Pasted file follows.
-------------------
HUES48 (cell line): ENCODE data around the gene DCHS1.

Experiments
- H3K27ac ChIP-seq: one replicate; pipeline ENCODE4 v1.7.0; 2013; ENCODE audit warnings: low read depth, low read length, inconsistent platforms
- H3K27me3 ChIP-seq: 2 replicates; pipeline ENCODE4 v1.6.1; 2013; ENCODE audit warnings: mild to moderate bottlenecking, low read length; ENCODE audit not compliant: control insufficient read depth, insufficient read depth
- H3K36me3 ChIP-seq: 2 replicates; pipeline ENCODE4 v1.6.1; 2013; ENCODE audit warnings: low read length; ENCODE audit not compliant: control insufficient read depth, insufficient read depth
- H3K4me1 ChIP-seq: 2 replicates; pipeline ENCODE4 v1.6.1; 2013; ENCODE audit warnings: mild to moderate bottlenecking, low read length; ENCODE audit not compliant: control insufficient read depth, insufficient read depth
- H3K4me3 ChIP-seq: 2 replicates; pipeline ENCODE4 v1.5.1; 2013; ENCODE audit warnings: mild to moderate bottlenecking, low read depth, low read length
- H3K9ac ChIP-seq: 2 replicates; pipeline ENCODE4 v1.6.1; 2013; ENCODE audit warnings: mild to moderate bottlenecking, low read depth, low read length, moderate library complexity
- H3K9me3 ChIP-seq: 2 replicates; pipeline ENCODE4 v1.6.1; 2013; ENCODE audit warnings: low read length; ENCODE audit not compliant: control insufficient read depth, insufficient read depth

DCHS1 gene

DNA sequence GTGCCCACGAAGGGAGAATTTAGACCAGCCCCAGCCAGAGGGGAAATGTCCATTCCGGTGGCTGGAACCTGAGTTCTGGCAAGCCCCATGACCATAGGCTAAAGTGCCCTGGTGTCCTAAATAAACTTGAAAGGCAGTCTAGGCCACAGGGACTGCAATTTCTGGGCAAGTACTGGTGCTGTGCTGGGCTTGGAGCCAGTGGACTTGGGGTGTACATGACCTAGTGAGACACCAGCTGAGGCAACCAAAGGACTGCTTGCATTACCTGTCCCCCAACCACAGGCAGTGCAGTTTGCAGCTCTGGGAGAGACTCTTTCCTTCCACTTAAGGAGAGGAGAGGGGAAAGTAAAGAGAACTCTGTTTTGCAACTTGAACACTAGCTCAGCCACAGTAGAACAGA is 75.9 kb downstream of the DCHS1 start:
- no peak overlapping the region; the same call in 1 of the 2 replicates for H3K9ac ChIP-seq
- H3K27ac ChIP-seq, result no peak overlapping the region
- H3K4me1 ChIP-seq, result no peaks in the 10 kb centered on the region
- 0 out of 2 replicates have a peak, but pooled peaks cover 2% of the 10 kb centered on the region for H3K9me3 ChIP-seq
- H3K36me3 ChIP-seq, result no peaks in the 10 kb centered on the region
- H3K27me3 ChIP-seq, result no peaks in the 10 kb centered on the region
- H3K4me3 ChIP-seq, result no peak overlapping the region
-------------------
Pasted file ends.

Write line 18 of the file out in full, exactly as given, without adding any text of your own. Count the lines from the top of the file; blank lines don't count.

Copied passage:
- H3K4me3 ChIP-seq, result no peak overlapping the region